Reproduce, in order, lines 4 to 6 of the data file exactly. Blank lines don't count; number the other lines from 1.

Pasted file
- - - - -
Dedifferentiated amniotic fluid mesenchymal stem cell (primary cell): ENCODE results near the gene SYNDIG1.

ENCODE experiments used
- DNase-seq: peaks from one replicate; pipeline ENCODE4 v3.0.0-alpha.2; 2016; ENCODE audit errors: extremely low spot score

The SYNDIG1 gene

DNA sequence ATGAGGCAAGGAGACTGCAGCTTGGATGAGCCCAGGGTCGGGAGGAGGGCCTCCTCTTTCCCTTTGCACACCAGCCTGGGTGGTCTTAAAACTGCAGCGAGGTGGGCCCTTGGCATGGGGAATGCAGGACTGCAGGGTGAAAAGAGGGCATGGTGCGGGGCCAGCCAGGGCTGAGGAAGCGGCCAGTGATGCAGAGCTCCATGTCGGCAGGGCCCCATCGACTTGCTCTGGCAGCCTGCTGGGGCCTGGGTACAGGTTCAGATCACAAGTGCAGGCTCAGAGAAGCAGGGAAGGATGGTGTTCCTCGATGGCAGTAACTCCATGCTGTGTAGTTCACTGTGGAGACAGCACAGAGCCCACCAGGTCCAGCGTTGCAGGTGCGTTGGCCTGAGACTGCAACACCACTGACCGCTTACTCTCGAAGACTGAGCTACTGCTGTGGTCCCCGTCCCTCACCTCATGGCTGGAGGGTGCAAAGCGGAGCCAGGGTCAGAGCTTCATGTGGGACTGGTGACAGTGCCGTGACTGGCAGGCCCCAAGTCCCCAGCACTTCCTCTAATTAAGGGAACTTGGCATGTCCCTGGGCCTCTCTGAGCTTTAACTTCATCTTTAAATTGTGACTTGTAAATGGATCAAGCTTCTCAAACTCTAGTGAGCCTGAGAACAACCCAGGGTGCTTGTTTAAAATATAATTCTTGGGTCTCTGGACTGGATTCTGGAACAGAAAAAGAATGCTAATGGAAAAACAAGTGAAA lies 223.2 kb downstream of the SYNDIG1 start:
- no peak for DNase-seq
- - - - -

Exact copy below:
The SYNDIG1 gene

DNA sequence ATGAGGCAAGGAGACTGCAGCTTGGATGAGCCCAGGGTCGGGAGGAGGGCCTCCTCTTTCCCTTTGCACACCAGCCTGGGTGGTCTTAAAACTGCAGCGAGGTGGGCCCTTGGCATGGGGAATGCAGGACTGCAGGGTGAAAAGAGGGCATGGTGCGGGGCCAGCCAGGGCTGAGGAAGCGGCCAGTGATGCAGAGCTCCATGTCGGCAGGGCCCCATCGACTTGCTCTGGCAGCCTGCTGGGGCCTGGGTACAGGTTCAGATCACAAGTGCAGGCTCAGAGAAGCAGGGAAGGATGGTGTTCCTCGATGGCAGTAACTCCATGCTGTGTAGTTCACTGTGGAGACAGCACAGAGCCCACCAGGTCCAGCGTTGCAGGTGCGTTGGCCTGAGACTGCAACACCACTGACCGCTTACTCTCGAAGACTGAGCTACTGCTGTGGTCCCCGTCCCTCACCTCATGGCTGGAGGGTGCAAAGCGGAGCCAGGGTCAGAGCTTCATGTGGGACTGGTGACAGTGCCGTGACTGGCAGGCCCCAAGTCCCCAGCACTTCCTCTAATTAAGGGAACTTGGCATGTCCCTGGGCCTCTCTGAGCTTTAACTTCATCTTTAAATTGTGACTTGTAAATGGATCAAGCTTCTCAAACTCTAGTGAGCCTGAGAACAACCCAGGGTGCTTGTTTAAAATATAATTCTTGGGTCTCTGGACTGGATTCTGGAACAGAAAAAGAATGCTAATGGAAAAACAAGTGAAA lies 223.2 kb downstream of the SYNDIG1 start:
- no peak for DNase-seq